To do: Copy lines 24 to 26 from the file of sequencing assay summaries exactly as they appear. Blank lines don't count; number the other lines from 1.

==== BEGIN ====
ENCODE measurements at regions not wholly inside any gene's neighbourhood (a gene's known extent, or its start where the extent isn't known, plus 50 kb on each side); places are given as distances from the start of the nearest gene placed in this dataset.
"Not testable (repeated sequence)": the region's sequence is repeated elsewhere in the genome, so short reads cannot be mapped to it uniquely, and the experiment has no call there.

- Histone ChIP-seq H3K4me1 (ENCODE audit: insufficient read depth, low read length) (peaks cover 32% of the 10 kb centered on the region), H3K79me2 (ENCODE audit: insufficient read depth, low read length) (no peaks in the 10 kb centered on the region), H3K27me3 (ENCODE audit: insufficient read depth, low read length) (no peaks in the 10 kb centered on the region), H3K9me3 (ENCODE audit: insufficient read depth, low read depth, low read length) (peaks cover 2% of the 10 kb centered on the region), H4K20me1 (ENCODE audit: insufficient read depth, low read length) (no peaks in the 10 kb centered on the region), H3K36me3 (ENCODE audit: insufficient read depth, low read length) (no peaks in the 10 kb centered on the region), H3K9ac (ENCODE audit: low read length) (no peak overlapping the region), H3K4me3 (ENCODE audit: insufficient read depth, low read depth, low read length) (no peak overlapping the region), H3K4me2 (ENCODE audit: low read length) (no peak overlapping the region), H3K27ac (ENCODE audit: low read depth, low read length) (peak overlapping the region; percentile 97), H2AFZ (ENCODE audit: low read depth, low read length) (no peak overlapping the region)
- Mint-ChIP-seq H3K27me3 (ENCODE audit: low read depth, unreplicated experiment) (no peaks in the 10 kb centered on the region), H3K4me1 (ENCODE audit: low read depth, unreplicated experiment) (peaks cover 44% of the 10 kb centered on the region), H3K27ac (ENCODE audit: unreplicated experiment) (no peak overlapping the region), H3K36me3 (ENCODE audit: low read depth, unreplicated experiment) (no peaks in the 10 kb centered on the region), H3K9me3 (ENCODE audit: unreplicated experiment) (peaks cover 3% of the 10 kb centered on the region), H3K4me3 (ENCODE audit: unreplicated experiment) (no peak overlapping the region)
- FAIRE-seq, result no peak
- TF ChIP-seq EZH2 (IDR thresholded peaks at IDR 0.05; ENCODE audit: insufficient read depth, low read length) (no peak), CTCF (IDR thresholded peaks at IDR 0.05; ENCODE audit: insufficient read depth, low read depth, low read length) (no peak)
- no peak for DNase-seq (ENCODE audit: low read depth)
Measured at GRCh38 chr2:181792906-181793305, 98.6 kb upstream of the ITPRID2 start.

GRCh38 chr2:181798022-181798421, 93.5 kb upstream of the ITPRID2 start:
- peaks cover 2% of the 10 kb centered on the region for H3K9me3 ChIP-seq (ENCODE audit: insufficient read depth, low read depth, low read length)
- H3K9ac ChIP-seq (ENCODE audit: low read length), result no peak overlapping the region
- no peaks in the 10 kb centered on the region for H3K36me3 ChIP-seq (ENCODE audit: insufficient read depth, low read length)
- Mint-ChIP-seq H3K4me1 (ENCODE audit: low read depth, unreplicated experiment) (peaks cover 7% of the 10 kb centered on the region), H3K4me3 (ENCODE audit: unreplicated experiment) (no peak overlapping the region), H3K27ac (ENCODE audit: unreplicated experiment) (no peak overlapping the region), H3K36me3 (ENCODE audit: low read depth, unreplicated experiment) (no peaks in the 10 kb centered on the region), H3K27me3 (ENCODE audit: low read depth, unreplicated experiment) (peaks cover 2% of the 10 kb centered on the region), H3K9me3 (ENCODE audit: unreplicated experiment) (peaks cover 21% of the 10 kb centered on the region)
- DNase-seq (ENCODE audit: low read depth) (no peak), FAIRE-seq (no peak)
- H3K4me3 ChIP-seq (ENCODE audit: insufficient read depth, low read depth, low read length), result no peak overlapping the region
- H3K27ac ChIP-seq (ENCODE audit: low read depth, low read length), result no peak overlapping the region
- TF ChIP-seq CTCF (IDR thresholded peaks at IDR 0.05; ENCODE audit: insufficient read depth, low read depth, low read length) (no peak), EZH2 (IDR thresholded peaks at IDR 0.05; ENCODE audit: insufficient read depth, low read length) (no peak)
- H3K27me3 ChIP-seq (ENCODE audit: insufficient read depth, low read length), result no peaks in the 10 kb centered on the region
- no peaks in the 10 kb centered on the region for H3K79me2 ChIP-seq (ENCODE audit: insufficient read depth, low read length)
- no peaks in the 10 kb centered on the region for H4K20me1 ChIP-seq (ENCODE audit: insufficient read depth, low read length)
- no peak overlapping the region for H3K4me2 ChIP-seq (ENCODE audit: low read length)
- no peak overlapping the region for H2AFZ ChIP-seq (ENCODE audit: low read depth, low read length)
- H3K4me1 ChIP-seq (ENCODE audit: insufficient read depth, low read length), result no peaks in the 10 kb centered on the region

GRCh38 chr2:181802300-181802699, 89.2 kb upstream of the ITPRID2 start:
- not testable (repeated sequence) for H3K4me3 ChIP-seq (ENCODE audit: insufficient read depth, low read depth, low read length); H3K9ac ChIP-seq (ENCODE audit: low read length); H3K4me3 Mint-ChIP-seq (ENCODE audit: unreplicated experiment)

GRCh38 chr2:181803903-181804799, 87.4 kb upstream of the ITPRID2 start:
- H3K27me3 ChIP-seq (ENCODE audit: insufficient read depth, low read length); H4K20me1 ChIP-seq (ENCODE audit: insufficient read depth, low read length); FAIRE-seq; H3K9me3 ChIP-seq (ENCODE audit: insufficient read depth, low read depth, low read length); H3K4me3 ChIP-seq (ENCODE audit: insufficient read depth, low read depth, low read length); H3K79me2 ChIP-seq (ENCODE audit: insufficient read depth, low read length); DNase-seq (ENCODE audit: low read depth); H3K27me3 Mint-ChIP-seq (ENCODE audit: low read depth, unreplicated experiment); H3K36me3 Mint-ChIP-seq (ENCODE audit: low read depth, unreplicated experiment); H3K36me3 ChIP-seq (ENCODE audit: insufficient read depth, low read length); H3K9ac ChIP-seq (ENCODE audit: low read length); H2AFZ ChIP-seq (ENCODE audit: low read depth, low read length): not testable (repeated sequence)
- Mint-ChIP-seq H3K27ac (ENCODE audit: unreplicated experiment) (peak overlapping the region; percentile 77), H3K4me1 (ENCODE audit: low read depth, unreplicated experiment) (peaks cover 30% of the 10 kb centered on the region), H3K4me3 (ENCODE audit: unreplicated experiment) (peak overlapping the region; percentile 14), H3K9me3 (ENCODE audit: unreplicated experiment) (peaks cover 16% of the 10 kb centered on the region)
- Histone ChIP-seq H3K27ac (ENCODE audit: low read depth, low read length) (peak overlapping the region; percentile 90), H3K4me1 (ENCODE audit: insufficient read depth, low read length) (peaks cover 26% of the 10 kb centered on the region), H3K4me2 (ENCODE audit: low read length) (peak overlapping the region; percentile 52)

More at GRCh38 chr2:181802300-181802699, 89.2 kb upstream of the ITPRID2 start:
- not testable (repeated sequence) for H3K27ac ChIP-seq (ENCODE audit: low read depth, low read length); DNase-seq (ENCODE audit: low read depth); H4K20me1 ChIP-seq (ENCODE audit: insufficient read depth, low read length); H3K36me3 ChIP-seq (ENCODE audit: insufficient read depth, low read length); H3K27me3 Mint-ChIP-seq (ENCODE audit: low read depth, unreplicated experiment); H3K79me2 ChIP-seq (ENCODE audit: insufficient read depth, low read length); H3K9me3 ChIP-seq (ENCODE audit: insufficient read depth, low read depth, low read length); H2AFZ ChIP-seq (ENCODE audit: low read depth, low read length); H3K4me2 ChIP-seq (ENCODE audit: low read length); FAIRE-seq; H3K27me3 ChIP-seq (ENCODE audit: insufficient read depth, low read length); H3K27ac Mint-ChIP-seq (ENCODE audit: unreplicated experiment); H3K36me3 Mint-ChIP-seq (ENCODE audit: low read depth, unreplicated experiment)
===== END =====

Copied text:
GRCh38 chr2:181802300-181802699, 89.2 kb upstream of the ITPRID2 start:
- not testable (repeated sequence) for H3K4me3 ChIP-seq (ENCODE audit: insufficient read depth, low read depth, low read length); H3K9ac ChIP-seq (ENCODE audit: low read length); H3K4me3 Mint-ChIP-seq (ENCODE audit: unreplicated experiment)

GRCh38 chr2:181803903-181804799, 87.4 kb upstream of the ITPRID2 start: